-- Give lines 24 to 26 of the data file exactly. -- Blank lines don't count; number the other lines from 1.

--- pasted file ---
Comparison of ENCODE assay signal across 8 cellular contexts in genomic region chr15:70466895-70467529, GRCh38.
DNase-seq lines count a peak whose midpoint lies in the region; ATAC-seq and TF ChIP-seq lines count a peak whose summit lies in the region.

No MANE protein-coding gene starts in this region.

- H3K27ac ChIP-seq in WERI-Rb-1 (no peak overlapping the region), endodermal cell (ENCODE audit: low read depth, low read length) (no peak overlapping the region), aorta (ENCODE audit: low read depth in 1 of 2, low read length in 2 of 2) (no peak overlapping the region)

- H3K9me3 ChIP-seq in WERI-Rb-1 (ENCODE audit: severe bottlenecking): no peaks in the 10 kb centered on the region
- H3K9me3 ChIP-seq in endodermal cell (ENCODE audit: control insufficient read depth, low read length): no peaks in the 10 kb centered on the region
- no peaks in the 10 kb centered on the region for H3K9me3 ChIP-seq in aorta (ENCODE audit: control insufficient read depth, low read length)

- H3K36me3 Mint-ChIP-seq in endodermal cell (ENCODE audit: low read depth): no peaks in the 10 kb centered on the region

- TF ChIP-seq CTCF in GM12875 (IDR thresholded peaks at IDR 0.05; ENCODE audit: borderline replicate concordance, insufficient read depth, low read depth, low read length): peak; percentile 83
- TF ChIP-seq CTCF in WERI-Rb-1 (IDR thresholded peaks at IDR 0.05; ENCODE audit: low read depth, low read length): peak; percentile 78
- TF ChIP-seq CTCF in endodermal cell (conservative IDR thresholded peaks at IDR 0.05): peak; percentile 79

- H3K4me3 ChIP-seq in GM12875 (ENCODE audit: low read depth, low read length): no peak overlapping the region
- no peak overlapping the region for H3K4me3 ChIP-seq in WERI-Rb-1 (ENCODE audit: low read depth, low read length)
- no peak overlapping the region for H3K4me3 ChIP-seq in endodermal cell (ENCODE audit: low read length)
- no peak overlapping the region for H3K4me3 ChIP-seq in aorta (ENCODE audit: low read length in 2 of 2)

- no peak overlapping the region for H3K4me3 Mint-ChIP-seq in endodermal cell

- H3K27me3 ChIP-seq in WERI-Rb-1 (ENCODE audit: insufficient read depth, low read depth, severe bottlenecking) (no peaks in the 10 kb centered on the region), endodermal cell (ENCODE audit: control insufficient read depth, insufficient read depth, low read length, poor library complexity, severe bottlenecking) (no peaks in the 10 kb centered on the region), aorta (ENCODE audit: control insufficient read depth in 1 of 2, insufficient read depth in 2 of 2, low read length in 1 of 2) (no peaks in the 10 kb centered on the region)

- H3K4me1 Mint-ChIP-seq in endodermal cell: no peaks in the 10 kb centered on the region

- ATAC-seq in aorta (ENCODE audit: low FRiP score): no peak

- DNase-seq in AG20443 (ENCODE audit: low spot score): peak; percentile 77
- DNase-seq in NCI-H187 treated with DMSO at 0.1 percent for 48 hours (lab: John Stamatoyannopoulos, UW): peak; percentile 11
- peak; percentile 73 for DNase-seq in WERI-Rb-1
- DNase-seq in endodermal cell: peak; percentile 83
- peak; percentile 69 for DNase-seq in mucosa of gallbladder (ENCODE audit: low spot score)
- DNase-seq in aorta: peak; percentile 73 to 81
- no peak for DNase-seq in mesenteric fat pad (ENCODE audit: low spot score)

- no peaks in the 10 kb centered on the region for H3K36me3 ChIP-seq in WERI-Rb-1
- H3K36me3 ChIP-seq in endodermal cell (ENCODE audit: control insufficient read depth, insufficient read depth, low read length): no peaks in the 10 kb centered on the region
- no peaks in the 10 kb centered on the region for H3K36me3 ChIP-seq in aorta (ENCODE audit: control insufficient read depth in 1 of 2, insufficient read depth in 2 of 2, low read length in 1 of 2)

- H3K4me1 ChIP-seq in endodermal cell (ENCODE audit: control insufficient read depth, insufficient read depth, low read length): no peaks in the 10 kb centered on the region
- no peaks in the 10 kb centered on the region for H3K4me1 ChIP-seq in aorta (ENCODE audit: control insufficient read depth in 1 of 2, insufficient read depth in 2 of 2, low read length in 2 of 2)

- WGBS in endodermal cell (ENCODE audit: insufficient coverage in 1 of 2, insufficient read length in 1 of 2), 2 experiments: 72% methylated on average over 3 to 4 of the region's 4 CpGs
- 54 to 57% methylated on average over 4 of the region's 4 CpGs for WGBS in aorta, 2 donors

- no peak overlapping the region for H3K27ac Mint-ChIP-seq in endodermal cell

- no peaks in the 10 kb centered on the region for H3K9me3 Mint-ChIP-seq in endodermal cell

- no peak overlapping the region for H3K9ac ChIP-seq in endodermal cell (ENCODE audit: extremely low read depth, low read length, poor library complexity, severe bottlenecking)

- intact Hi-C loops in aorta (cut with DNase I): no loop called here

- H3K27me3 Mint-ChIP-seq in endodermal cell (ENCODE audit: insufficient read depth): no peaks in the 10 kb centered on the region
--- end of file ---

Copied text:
- peak; percentile 69 for DNase-seq in mucosa of gallbladder (ENCODE audit: low spot score)
- DNase-seq in aorta: peak; percentile 73 to 81
- no peak for DNase-seq in mesenteric fat pad (ENCODE audit: low spot score)